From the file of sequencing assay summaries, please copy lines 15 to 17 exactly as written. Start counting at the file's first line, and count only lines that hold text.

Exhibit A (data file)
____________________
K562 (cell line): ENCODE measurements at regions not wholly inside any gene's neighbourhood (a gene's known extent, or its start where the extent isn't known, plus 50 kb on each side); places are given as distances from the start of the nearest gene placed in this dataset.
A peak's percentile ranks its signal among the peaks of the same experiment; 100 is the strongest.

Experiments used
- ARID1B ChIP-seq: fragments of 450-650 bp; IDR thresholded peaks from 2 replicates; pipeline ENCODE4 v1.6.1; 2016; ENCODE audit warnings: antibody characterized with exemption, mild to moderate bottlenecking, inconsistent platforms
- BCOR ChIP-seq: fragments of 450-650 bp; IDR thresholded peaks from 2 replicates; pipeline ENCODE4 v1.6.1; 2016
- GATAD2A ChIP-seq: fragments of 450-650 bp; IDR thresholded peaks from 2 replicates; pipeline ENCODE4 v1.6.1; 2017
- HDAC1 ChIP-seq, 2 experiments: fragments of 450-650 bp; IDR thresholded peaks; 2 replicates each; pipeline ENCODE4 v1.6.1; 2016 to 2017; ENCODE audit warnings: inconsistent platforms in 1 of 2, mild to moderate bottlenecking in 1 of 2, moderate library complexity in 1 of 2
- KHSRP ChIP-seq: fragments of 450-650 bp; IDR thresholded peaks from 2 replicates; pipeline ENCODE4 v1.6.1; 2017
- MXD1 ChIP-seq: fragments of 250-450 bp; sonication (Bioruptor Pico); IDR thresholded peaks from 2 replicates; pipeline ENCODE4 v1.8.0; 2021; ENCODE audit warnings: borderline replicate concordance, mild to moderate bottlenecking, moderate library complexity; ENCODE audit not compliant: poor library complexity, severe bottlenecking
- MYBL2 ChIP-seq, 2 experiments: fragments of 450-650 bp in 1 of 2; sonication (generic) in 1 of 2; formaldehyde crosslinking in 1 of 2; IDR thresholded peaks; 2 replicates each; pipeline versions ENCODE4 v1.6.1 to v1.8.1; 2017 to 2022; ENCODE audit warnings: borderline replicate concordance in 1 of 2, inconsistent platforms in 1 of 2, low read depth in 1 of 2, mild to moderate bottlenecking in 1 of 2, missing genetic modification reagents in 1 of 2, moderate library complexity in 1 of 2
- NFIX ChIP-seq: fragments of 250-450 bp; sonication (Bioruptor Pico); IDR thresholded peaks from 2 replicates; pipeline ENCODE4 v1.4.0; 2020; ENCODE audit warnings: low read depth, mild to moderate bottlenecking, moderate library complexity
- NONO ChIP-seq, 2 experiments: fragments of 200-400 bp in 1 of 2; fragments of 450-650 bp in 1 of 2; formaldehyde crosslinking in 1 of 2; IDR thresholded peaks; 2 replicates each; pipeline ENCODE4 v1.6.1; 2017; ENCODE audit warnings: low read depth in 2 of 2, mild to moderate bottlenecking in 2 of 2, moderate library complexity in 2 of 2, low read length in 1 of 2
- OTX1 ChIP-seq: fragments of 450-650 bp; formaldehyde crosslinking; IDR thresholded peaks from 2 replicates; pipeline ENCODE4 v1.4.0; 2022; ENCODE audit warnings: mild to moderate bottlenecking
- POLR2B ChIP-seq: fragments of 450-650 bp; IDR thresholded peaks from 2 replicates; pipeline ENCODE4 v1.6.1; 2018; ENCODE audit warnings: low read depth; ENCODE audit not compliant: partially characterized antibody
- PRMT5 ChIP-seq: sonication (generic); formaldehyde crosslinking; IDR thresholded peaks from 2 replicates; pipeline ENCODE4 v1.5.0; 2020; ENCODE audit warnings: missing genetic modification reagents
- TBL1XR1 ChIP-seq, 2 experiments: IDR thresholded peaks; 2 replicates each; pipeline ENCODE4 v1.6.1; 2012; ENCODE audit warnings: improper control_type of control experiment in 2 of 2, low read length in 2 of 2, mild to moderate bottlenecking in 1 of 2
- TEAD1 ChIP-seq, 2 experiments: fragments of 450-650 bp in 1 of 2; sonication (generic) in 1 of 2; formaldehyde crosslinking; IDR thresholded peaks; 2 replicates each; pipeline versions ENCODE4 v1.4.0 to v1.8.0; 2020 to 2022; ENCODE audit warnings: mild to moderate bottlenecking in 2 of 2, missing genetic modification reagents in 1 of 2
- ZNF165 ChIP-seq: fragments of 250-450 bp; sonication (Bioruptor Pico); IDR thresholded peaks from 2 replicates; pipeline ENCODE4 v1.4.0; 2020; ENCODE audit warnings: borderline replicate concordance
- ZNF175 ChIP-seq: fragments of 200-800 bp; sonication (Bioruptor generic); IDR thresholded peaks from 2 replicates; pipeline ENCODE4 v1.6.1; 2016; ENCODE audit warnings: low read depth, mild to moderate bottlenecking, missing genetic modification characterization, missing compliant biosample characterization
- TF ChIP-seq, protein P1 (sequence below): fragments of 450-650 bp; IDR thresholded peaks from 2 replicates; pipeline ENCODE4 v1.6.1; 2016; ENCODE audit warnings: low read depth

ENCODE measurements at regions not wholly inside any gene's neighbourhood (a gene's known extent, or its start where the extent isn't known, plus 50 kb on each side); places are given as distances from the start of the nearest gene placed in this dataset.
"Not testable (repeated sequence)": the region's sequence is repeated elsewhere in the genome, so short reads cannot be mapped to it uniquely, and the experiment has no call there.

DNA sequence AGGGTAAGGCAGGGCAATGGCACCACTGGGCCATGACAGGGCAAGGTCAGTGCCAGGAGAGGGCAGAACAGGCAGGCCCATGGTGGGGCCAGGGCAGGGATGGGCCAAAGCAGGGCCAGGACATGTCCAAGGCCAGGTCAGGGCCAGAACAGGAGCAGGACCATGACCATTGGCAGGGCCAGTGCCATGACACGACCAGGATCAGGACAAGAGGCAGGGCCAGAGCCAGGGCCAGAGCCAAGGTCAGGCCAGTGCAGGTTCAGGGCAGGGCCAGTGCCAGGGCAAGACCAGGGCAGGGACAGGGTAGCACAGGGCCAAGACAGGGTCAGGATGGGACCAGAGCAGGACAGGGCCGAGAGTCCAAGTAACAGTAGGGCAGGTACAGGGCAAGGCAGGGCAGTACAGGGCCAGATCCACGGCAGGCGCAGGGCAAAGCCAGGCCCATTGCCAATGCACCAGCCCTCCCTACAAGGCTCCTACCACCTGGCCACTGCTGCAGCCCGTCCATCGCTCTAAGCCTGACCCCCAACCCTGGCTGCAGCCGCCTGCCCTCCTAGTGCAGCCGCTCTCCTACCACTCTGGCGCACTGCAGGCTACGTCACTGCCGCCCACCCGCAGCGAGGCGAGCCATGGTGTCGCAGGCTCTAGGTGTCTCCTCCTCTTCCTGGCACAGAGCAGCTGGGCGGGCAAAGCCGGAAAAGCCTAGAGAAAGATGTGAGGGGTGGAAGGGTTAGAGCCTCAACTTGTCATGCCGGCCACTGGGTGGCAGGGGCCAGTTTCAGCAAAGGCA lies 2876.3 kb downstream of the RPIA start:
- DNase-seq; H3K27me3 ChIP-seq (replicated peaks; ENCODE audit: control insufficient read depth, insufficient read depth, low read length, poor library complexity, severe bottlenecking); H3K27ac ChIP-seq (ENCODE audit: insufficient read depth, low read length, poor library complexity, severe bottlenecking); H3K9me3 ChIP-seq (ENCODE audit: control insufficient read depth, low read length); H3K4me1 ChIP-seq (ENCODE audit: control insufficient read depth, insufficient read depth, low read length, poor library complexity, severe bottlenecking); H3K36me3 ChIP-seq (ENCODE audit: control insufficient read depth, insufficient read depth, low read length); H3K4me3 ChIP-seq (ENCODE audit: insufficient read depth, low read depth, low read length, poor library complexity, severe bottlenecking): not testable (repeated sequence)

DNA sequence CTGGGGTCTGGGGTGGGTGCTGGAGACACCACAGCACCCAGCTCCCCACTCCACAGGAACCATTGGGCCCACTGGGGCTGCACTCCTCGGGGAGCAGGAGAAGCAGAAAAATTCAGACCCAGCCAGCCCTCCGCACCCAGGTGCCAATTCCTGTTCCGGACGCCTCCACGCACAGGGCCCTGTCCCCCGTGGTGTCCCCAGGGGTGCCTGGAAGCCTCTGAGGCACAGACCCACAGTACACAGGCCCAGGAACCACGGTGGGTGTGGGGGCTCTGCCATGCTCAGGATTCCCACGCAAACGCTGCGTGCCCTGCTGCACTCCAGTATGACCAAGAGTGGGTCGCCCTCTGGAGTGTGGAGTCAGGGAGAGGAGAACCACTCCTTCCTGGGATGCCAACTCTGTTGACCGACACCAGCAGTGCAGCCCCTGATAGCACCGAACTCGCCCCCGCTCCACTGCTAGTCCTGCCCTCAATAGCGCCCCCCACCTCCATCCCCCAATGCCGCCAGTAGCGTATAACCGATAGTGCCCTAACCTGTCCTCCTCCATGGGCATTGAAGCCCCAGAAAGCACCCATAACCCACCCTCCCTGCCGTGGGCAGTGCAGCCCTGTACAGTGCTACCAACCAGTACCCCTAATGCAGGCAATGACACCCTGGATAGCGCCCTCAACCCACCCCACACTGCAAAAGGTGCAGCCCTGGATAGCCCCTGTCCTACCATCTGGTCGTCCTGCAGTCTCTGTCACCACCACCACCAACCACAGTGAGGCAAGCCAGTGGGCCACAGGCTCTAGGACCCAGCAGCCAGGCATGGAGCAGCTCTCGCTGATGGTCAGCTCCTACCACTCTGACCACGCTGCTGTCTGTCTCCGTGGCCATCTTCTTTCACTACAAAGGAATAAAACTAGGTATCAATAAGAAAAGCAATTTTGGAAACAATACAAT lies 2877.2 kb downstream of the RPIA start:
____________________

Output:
- PRMT5 ChIP-seq: sonication (generic); formaldehyde crosslinking; IDR thresholded peaks from 2 replicates; pipeline ENCODE4 v1.5.0; 2020; ENCODE audit warnings: missing genetic modification reagents
- TBL1XR1 ChIP-seq, 2 experiments: IDR thresholded peaks; 2 replicates each; pipeline ENCODE4 v1.6.1; 2012; ENCODE audit warnings: improper control_type of control experiment in 2 of 2, low read length in 2 of 2, mild to moderate bottlenecking in 1 of 2
- TEAD1 ChIP-seq, 2 experiments: fragments of 450-650 bp in 1 of 2; sonication (generic) in 1 of 2; formaldehyde crosslinking; IDR thresholded peaks; 2 replicates each; pipeline versions ENCODE4 v1.4.0 to v1.8.0; 2020 to 2022; ENCODE audit warnings: mild to moderate bottlenecking in 2 of 2, missing genetic modification reagents in 1 of 2